US claim about Iran missile distraction from al-Quds move: Yemen Hezbollah Ansarullah
Renouncing US claims that Iran is supplying it with ballistic missiles, Yemen’s Houthi Ansarullah movement says the accusations serve as a distraction from US President Donald Trump’s recognition of Jerusalem al-Quds as Israel’s capital.
US Ambassador to the UN Nikki Haley claimed Thursday that a missile the Yemeni army had fired at Saudi Arabia last month was supplied by Tehran.
Abdel-Malek al-Ejri, a senior Houthi official, said Thursday that Yemen had been firing missiles at Saudi Arabia during the course of the kingdom’s military aggression against Yemen since it began in 2015.
“After three years of war, America suddenly finds evidence that Iran supports the Houthis,” he wrote in a message on his Twitter account.
“America did not find any evidence in all the missiles fired from Yemen until now. The story is clear. They want to give Arabs a story to divert their attention from Jerusalem al-Quds. Instead of being angry at Israel, they wave the Iranian bogey,” the official added, referring to Washington’s push to move its diplomatic mission in Israel from Tel Aviv to the occupied city of Jerusalem al-Quds.
The Yemeni army, backed by Houthi Ansarullah fighters, claimed on November 5 that a Burkan-2 (Volcano-2) medium-range ballistic missile had landed on King Khalid International Airport, located 35 kilometers north of the Saudi capital Riyadh.
Saudi officials initially denied that the missile had hit the airport, claiming it was shot down by US-made Patriot missile systems designed to counter missile threats.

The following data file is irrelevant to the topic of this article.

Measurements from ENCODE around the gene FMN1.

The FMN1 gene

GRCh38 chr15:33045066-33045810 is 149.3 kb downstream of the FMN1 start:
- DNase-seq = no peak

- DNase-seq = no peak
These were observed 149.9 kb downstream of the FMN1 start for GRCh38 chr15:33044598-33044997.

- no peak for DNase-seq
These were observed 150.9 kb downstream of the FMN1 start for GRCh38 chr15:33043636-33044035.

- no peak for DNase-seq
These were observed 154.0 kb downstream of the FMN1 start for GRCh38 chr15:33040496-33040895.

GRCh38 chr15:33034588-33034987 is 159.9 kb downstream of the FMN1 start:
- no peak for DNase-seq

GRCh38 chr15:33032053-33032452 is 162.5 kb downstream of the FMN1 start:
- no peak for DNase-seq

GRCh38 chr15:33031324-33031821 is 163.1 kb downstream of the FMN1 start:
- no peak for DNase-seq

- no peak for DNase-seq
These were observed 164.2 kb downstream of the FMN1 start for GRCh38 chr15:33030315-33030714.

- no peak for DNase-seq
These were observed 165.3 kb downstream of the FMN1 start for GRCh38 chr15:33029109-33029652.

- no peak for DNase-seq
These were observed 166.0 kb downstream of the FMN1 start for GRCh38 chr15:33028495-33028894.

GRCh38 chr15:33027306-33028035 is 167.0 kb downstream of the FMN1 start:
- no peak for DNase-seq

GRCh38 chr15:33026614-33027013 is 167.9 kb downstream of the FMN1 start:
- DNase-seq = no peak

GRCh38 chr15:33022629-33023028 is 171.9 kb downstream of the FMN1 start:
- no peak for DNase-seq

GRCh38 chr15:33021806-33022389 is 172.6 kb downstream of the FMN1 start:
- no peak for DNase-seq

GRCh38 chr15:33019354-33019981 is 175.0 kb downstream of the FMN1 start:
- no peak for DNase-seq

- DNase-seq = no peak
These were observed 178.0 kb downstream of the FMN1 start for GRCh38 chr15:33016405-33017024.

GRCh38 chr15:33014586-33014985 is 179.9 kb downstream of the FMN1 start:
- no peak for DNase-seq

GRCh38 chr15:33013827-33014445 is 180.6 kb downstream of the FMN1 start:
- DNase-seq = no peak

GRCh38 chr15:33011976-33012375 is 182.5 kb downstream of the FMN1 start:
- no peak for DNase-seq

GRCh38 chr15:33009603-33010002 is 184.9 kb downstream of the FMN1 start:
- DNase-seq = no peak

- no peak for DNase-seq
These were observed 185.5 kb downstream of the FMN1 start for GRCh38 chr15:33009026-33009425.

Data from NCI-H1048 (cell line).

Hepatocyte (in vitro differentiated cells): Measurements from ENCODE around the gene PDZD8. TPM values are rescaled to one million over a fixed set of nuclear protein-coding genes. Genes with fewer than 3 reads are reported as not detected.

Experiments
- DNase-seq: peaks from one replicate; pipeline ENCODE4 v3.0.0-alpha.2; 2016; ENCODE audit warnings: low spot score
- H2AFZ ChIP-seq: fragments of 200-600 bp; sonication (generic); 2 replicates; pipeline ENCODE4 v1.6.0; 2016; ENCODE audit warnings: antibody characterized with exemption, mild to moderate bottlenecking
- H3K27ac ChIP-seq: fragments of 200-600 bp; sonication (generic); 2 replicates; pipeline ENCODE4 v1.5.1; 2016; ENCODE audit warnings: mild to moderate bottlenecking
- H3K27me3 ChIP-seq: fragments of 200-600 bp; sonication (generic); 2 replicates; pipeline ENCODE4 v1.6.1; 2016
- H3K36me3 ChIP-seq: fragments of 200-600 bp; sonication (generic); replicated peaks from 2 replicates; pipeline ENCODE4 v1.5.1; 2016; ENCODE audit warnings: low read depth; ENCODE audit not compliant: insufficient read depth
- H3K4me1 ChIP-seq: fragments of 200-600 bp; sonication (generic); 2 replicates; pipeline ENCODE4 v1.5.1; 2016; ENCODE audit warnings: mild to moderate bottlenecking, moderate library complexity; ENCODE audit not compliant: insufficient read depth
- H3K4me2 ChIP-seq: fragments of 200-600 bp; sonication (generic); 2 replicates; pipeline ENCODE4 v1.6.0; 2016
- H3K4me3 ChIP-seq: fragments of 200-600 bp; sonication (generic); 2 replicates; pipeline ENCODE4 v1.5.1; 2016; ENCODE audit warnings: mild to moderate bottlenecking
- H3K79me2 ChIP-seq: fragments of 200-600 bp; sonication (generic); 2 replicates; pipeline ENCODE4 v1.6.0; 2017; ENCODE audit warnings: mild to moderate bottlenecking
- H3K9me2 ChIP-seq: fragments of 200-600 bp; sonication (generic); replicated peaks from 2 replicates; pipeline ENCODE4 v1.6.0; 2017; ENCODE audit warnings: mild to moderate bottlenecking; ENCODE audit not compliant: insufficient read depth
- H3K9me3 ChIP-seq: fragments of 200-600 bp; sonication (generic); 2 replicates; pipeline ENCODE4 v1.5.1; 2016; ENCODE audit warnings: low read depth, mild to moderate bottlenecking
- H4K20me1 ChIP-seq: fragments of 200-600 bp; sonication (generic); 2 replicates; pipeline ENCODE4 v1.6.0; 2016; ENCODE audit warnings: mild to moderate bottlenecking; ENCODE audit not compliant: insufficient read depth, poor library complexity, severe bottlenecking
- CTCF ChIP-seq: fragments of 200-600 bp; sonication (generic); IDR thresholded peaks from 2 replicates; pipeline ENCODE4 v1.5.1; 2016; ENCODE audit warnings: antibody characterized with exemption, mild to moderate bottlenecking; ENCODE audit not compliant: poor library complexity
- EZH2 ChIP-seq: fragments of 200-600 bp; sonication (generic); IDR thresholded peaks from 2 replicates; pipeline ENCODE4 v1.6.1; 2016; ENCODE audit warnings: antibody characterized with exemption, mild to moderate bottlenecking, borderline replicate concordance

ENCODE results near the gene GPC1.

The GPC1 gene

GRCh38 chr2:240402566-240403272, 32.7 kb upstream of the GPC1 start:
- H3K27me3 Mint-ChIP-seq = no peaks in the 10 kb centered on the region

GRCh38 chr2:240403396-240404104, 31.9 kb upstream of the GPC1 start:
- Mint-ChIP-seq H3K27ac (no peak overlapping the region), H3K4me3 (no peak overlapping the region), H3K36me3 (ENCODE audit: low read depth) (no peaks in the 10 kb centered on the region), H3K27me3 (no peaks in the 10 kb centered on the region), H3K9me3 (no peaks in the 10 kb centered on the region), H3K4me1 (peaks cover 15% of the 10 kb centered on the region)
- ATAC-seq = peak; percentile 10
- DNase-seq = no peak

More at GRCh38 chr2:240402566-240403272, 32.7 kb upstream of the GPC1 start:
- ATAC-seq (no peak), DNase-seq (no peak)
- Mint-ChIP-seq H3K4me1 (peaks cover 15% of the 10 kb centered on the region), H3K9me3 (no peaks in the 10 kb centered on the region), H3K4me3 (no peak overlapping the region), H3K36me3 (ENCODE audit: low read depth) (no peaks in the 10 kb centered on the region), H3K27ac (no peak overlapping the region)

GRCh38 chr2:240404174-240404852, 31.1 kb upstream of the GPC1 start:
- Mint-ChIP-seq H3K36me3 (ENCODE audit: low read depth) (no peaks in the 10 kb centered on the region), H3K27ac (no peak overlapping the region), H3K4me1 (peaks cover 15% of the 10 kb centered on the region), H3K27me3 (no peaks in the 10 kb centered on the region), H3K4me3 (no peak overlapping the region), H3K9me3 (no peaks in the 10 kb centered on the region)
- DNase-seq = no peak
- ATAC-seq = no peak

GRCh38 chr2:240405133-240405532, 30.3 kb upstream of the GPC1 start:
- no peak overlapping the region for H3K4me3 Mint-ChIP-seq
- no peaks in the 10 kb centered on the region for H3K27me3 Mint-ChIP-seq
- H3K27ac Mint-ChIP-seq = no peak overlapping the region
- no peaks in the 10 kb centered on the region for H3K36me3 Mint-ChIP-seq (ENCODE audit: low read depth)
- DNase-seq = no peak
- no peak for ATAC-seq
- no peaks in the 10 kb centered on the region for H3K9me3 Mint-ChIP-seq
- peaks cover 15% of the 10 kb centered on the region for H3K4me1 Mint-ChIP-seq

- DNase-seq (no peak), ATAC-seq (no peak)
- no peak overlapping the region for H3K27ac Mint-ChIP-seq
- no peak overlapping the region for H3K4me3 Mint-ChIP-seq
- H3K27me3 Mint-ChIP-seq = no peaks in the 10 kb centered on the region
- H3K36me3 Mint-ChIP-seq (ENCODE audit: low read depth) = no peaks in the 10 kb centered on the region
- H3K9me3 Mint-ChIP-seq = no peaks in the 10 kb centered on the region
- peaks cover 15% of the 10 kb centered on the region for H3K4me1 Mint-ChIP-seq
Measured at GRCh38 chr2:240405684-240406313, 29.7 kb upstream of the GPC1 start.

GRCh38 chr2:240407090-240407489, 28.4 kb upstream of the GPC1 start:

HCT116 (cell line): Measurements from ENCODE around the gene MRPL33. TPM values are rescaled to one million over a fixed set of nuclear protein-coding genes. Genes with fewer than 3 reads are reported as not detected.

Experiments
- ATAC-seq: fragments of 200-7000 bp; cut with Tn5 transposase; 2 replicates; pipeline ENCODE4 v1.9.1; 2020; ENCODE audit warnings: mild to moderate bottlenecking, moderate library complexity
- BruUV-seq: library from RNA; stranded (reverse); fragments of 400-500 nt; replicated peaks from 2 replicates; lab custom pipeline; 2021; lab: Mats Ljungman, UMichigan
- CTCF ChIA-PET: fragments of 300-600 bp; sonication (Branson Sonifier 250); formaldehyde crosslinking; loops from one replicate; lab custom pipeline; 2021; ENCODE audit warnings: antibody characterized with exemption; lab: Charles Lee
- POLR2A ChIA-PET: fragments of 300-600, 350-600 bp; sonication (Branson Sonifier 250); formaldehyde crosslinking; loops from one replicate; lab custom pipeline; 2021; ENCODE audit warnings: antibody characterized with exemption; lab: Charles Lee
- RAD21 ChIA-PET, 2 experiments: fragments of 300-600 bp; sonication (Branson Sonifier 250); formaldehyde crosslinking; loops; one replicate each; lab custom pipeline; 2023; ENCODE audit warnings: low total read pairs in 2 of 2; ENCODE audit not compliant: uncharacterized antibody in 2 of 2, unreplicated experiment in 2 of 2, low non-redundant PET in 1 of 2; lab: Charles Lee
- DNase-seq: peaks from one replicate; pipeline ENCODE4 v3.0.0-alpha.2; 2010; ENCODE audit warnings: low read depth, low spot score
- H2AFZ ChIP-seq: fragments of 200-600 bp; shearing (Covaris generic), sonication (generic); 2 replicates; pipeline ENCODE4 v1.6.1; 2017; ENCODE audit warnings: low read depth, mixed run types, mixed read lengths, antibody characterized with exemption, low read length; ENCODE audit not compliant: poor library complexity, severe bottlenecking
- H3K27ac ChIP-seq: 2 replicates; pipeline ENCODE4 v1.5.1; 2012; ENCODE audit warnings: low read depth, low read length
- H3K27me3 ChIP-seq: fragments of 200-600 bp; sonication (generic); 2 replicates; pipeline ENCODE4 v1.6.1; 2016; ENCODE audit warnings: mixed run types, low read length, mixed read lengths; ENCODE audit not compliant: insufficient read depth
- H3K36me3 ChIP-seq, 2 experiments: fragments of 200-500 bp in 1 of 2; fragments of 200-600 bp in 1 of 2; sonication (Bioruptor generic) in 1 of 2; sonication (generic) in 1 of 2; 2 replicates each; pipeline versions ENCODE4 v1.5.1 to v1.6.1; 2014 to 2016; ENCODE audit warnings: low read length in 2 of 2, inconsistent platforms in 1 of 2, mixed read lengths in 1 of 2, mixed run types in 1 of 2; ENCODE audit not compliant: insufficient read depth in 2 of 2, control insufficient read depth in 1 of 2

However, a team of American missile experts using satellite imagery, camera footage and scientific explanations proved earlier this month that the missile had indeed landed near one of the airport’s runways.
Haley on Thursday showcased the debris that rained down on Riyadh during the attack, claiming they belonged to an Iranian design.
Before Haley, Saudi officials had also put on display the missile’s remnants on state TV, in a bid to convince viewers that the missile was indeed shot down.
Iran has firmly denied the accusations, dismissing the arms displayed by Haley as “fabricated.”
‘No conclusive evidence’ missiles Iranian: UN
Farhan Haq, the deputy spokesman for the UN secretary general, also doubted the Saudi and American claims, saying even the UN has been unable to confirm the origin of the missiles.
“There’s no conclusive evidence about the provenance of those missiles,” he told reporters on Thursday, quoting an upcoming UN resolution in this regard.